Coffee Beans And How To Choose Them
The perfect cup of coffee starts with knowing how to find the highest quality and freshest coffee beans. Here's how.
Choosing the right coffee beans is the first step in brewing the perfect cup of coffee. Why beans and not ground coffee? Grinding your coffee just before making your cup insures a fuller flavor.
Like the wine grape, a coffee bean's quality depends on individual taste. However, if you choose an inferior coffee species, the coffee will taste flat.
There are two main species of coffee found on the market- arabica and robusta. The arabica bean is used for the highest quality coffee. The robusta bean produces more beans per plant, and can grow at lower altitudes. Commercial companies began to favor the robusta for canned coffee because of the higher profit margin. But, the robusta bean brews a coffee that is vastly inferior to the arabica. So, buy only arabica beans.
All the potential flavor of a coffee bean is locked in the green (raw) bean. Roasting releases the oils and acids that gives each variety of bean its unique flavor. Once these oils and acids are released from the inside of the raw bean, they are vulnerable to flavor loss. To get the richest flavor into your coffee cup, start with the freshest beans possible.
When you go to your local gourmet shop, you have no idea when their coffee beans have been roasted. You need to ask. Ideally, coffee beans should be bought within a week of roasting. The finest coffee shops are aware of this necessity, and will know the roasting date.
Next, observe how the shop stores their beans. This is an important indication of how aware they are of the volatile chemistry of roasted coffee beans. They must be protected from light and air as much as possible. Clear lucite bins may look appealing, but are one of the worst storage methods.
Ordering beans from a mail order roasting merchant is the best way to find the freshest beans. Many are on-line. Using your search engine, enter coffee+retail. Look through the list to find coffee retailers who are also roasters. Companies that roast their own beans usually ship within a couple days of roasting.
Once you have found a source for fresh beans, you are still confronted with a dizzying array of varieties from Brazil to Zimbabwe. Like wine, there are distinct aromas in different bean varieties that you will smell before the coffee even hits your taste buds. Again, like wine, there are good years and bad years for certain coffee beans.
The type and amount of acidity in a coffee bean varies, depending on the variety and the way they were roasted. Acid in coffee does not mean sour, but provides a sparkle and complexity that is due to the chemistry of bean varieties. It makes the coffee interesting and lively. The darker the roast the more body the coffee has, but it is gained at the expense of losing the subtler acid overtones. Roasting is an art. A roaster will vary the darkness of a roast according to the coffee bean variety, aiming at a very definite balance between acid and body.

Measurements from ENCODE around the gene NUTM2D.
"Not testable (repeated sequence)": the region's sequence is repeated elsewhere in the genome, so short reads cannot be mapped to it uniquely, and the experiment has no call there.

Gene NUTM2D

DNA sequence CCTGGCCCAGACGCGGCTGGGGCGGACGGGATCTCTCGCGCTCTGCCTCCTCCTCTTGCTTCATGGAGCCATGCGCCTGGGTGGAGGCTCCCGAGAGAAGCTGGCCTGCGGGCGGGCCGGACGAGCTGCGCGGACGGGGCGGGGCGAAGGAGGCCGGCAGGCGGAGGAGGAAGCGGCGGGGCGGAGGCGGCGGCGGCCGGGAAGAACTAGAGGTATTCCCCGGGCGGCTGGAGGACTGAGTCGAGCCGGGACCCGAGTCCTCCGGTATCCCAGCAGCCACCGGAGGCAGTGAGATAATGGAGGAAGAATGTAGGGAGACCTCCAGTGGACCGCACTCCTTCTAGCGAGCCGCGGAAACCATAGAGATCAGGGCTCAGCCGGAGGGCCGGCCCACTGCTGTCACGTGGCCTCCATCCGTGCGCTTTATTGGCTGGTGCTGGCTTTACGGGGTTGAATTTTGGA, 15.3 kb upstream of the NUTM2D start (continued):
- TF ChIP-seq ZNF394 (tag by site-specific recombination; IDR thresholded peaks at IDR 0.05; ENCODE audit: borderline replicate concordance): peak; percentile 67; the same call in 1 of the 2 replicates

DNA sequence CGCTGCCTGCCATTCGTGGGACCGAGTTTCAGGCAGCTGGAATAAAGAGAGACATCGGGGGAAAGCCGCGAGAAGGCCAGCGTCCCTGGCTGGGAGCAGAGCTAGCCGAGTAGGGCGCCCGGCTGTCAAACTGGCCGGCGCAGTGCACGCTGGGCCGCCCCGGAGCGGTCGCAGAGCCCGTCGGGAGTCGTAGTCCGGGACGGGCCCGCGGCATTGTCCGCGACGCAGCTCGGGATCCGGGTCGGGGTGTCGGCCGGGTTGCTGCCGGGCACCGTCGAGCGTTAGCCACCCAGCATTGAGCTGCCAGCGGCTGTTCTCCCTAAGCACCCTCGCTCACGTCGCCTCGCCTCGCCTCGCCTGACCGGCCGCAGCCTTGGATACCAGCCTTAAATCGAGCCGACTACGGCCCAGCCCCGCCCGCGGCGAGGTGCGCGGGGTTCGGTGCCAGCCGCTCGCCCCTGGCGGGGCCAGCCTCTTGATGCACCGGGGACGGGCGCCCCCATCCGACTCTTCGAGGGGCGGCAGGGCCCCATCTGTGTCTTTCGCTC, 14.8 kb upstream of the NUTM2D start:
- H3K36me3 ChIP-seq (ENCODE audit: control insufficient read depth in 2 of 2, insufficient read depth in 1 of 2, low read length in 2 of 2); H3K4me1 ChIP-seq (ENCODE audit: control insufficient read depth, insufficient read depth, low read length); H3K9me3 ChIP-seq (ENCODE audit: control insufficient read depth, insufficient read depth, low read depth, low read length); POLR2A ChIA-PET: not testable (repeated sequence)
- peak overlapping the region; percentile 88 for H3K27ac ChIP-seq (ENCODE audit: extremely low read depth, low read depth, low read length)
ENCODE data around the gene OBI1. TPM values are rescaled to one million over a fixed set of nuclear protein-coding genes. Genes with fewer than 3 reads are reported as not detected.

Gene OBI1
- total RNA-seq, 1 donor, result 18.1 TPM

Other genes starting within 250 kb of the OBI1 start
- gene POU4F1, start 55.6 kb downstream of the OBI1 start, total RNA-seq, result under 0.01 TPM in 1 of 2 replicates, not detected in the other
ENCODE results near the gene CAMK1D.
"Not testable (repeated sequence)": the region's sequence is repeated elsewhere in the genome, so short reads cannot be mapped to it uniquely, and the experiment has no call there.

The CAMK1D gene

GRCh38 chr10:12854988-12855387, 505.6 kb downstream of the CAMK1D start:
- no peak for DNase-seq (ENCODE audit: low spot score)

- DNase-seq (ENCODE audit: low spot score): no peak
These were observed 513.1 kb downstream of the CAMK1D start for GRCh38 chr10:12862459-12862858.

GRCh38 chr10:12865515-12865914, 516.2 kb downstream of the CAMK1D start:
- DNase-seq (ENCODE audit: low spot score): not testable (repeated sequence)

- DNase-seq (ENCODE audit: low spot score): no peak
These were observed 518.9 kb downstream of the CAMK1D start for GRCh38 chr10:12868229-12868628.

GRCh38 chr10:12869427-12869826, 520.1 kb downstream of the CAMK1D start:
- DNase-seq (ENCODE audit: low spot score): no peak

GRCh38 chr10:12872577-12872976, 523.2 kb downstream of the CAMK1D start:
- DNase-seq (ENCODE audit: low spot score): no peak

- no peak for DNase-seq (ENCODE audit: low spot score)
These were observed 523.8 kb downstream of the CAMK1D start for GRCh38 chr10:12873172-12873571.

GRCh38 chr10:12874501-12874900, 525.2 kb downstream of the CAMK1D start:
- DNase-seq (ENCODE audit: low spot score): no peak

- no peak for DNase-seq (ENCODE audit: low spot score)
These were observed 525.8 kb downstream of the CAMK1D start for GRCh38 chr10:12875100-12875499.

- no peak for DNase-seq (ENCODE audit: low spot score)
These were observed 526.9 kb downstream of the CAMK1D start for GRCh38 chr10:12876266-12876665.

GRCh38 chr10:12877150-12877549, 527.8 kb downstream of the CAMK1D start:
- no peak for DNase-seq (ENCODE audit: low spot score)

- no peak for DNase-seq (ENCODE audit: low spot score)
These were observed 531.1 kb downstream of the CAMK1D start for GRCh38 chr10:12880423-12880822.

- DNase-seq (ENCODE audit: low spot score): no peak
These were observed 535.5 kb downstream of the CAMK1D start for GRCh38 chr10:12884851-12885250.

Finally, there is flavor. Flavor is described by such ambiguous terms as earthy, grassy, winey, spicy, and fruity, just to name a few. The flavor can be described as clear or sharp. Flavor is the attribute that most separates bean varieties. Trying different varieties will educate your palate to the fine differences, and help you decide which one you like the best. Don't give up on just one try. Sometimes a different roaster may bring out the beans' flavor in a way that is more appealing to you.
In addition to the one bean coffees, there are the blends. Many coffee shops have a secret blend of their own, often called their house coffee. As you become discerning in your tasting experience, you may want to experiment with your own blends.
The last choice you need to make when purchasing fresh beans is the roast. What you need to remember is that as the beans get darker, acids are lost. But, this is replaced by a heavier body.
The only roast I would not recommend is the lightest, also known as cinnamon roast. This roast has been favored by commercial companies and put into the cans you see at the grocery store. Roasting eliminates moisture from the bean, so the lighter the roast the fewer beans it takes to make a pound of coffee. Again, this coffee is driven by profit margin, and not taste. It results in a roast that is very low in body and high in acids. All acids are not equal. The lightest roast is high in chlorogenic acid, which gives the coffee an unpleasant sourness.
A roast slightly darker than cinnamon is known as city roast or light medium. Next, is the medium roast, or full-city. These labels vary across the country. What is medium to one company is much darker to another. With these roasts the oil has not usually come to the surface of the bean.
Finally, we come to the darker roasts, where the oil of the bean is coming to the surface. The body and flavor of these beans will come through if you like to add a lot of cream to your coffee. Vienna, French, Italian, and Expresso roast are among these. The darker the beans, the more caramelized they become. The darkest, Expresso roast, is very low in acid and has lost the subtle flavor that distinguishes one bean from the next, but is very heavy bodied. This is a necessity when brewing with the high concentration of an expresso machine.
Try different roasts, depending on how you drink your coffee, and how you brew it. Mix the different blends together. I like to get a medium-dark roast by mixing medium and a darker roast. To sum it all up, finding the perfect coffee bean is an adventure.